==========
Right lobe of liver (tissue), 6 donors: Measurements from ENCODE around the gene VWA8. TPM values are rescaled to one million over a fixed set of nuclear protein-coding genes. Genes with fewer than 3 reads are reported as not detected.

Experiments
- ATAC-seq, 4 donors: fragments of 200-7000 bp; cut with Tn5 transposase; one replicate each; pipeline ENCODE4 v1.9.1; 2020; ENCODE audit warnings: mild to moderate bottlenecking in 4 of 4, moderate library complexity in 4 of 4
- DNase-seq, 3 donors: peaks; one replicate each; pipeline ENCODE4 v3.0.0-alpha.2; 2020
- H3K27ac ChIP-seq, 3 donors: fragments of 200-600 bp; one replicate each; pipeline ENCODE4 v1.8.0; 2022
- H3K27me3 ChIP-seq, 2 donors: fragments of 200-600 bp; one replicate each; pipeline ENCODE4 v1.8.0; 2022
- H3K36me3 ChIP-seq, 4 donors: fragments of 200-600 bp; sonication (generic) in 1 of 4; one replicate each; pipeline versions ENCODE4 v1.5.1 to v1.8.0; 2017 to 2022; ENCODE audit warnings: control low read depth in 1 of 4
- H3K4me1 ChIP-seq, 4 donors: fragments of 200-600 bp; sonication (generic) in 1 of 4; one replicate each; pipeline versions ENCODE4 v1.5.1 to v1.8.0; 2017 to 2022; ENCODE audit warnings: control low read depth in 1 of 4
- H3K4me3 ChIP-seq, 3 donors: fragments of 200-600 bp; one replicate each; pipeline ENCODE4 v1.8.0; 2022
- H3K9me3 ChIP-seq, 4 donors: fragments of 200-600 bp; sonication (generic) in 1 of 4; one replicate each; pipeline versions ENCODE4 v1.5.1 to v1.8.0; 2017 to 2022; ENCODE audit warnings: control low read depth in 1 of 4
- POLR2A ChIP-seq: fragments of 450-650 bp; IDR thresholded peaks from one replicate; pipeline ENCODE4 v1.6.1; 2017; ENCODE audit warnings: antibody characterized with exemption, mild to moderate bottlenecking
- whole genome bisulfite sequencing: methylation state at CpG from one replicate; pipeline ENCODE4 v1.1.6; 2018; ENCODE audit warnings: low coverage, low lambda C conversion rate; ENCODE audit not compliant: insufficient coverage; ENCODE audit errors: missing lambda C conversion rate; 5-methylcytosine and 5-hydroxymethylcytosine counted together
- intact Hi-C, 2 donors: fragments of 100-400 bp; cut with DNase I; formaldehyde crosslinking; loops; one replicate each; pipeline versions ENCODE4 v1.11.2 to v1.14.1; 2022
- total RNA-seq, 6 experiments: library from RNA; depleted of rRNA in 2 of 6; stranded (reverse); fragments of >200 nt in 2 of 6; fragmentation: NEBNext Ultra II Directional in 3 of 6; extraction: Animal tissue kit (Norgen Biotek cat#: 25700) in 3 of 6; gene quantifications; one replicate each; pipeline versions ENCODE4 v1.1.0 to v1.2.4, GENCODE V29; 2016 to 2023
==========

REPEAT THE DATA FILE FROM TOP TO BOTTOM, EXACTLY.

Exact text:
Right lobe of liver (tissue), 6 donors: Measurements from ENCODE around the gene VWA8. TPM values are rescaled to one million over a fixed set of nuclear protein-coding genes. Genes with fewer than 3 reads are reported as not detected.

Experiments
- ATAC-seq, 4 donors: fragments of 200-7000 bp; cut with Tn5 transposase; one replicate each; pipeline ENCODE4 v1.9.1; 2020; ENCODE audit warnings: mild to moderate bottlenecking in 4 of 4, moderate library complexity in 4 of 4
- DNase-seq, 3 donors: peaks; one replicate each; pipeline ENCODE4 v3.0.0-alpha.2; 2020
- H3K27ac ChIP-seq, 3 donors: fragments of 200-600 bp; one replicate each; pipeline ENCODE4 v1.8.0; 2022
- H3K27me3 ChIP-seq, 2 donors: fragments of 200-600 bp; one replicate each; pipeline ENCODE4 v1.8.0; 2022
- H3K36me3 ChIP-seq, 4 donors: fragments of 200-600 bp; sonication (generic) in 1 of 4; one replicate each; pipeline versions ENCODE4 v1.5.1 to v1.8.0; 2017 to 2022; ENCODE audit warnings: control low read depth in 1 of 4
- H3K4me1 ChIP-seq, 4 donors: fragments of 200-600 bp; sonication (generic) in 1 of 4; one replicate each; pipeline versions ENCODE4 v1.5.1 to v1.8.0; 2017 to 2022; ENCODE audit warnings: control low read depth in 1 of 4
- H3K4me3 ChIP-seq, 3 donors: fragments of 200-600 bp; one replicate each; pipeline ENCODE4 v1.8.0; 2022
- H3K9me3 ChIP-seq, 4 donors: fragments of 200-600 bp; sonication (generic) in 1 of 4; one replicate each; pipeline versions ENCODE4 v1.5.1 to v1.8.0; 2017 to 2022; ENCODE audit warnings: control low read depth in 1 of 4
- POLR2A ChIP-seq: fragments of 450-650 bp; IDR thresholded peaks from one replicate; pipeline ENCODE4 v1.6.1; 2017; ENCODE audit warnings: antibody characterized with exemption, mild to moderate bottlenecking
- whole genome bisulfite sequencing: methylation state at CpG from one replicate; pipeline ENCODE4 v1.1.6; 2018; ENCODE audit warnings: low coverage, low lambda C conversion rate; ENCODE audit not compliant: insufficient coverage; ENCODE audit errors: missing lambda C conversion rate; 5-methylcytosine and 5-hydroxymethylcytosine counted together
- intact Hi-C, 2 donors: fragments of 100-400 bp; cut with DNase I; formaldehyde crosslinking; loops; one replicate each; pipeline versions ENCODE4 v1.11.2 to v1.14.1; 2022
- total RNA-seq, 6 experiments: library from RNA; depleted of rRNA in 2 of 6; stranded (reverse); fragments of >200 nt in 2 of 6; fragmentation: NEBNext Ultra II Directional in 3 of 6; extraction: Animal tissue kit (Norgen Biotek cat#: 25700) in 3 of 6; gene quantifications; one replicate each; pipeline versions ENCODE4 v1.1.0 to v1.2.4, GENCODE V29; 2016 to 2023